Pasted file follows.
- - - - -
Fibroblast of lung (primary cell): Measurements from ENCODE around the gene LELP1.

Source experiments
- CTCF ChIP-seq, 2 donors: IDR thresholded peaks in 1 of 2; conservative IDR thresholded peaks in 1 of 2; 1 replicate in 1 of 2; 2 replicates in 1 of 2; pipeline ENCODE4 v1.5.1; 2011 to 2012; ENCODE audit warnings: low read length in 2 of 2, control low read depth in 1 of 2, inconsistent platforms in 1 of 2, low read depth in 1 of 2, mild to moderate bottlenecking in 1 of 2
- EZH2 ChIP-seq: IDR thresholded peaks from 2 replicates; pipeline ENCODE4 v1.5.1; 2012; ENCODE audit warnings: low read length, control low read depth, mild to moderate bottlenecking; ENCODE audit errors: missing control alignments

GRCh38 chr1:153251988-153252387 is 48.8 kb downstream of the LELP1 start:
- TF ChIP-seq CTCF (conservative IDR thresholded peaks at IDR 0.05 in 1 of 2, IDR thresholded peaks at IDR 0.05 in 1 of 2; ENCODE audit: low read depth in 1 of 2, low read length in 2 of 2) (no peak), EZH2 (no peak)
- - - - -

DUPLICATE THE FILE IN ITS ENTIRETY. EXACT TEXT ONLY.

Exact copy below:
Fibroblast of lung (primary cell): Measurements from ENCODE around the gene LELP1.

Source experiments
- CTCF ChIP-seq, 2 donors: IDR thresholded peaks in 1 of 2; conservative IDR thresholded peaks in 1 of 2; 1 replicate in 1 of 2; 2 replicates in 1 of 2; pipeline ENCODE4 v1.5.1; 2011 to 2012; ENCODE audit warnings: low read length in 2 of 2, control low read depth in 1 of 2, inconsistent platforms in 1 of 2, low read depth in 1 of 2, mild to moderate bottlenecking in 1 of 2
- EZH2 ChIP-seq: IDR thresholded peaks from 2 replicates; pipeline ENCODE4 v1.5.1; 2012; ENCODE audit warnings: low read length, control low read depth, mild to moderate bottlenecking; ENCODE audit errors: missing control alignments

GRCh38 chr1:153251988-153252387 is 48.8 kb downstream of the LELP1 start:
- TF ChIP-seq CTCF (conservative IDR thresholded peaks at IDR 0.05 in 1 of 2, IDR thresholded peaks at IDR 0.05 in 1 of 2; ENCODE audit: low read depth in 1 of 2, low read length in 2 of 2) (no peak), EZH2 (no peak)